In my case I got this error because I'd tried to save some work by creating a new project and then deleting several of the source files and copying over the source files of the same name from the working project. I also copied my MainStoryBoard file which was looking for my RootViewController. However, when I had deleted the original RootViewController and then added in the RootViewController from the previous product, evidently the Add Files operation failed to "check" the target box as suggested above. By merely visting all of the newley imported ".m" files and making sure that the target membership box was checked, all was well. I think what was happening was that the storyboard file was looking for a class that had been "excluded" from the link because the target membership was unchecked. Making sure the required files for the target are so designated in the target membership in the file inspector did the trick. Thanks Pat! (see above)


In my case it was because I declared a subclass of a subclass of a UITableView cell in the .h file (the declaration of both subclasses were in the same .h file), but forgot to make an empty implementation of that second subclass in the .m file.

don't forget to implement any subclass of a subclass you declare in the .h file! sounds simple, but easy to forget because Xcode will do this for you if you are working with one class per .h/.m file.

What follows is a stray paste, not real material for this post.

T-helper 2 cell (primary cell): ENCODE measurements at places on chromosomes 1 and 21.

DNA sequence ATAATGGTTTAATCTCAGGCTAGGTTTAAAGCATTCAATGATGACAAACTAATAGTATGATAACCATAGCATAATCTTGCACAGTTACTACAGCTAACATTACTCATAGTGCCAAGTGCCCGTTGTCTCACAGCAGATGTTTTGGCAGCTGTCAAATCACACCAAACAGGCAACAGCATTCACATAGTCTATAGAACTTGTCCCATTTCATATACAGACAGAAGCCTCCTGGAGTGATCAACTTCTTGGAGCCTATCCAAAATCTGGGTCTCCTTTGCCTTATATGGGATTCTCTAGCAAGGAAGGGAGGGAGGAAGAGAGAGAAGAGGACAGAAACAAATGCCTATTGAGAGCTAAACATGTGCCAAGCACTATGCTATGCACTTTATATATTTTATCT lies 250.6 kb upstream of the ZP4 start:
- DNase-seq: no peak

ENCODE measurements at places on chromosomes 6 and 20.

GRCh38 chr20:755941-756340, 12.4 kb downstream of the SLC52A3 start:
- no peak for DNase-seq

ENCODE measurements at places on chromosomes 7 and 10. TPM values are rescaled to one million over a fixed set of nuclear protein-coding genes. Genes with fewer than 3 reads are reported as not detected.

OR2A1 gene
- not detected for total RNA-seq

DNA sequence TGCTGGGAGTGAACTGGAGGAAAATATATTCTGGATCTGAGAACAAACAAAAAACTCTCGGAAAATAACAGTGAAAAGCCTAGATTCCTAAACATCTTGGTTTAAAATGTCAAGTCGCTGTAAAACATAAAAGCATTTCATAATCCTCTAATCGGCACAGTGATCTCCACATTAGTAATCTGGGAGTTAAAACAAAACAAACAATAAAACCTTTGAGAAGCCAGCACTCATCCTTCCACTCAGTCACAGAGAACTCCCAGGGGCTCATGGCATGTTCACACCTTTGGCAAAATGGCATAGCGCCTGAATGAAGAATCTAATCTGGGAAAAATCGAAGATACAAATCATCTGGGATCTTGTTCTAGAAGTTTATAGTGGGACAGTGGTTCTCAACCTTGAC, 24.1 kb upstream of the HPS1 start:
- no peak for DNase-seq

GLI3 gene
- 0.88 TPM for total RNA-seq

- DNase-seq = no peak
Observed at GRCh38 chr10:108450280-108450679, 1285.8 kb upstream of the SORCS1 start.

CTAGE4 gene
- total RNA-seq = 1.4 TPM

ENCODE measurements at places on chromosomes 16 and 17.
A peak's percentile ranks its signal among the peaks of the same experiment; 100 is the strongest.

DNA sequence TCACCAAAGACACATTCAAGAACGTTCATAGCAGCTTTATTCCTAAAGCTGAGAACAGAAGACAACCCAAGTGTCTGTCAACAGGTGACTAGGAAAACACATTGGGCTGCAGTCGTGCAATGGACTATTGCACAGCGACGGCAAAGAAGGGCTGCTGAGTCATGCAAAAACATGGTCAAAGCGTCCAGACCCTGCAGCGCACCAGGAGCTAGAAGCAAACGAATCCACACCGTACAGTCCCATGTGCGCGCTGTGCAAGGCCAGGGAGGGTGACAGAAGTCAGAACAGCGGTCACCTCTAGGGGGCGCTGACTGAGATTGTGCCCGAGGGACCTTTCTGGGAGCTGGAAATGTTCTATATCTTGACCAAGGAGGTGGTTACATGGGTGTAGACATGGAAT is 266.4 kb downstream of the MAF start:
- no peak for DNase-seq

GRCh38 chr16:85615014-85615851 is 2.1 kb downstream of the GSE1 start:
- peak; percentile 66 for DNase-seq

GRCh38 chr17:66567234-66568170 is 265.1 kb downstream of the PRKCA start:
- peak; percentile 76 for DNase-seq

I had "Unknown class RateView in Interface Builder" where RateView was a subclass of UIView. I had dropped a UIView onto my Storyboard scene and changed the Custom class field to RateView. Still, this error appeared.

To debug, I changed the name of my class to RateView2 and changed all references to match except the Custom class field of the UIView. The error message still appeared as before with RateView as the missing class. This confirmed that the error message was related to the value of the Custom class field. I changed this value to RateView2 and the error message changed to "Unknown class RateView2 in Interface Builder". Progress of sorts.

Finally, I inspected the source code files themselves in the File Inspector. There I discovered that the source code file (which I had copied from a tutorial) was not associated with my Target. In other words, it had no Target Membership. I checked the box that made the class's source code file a member of the target app and the error message went away.


In my case I had deleted a class called "viewController" not realising it was selected with the storyboard's identity inspector (under 'Custom Class' up the top).

You just have to simply select the correct class for the view controller in your identity inspector's Custom Class field or add a new class to your project and select that one as your Custom Class.

Worked for me!


I added the file Under Build Phase in Targets and the issue got resolved. For the steps to add the file, see my answer at:

Apple Mach-O Linker error (APActivityIcon)


This drove me nuts for a bit and none of the suggestions above helped me get rid of the error. Luckily I only had one IB object using the class so I just deleted it and added it back with the same class specified. Error went away...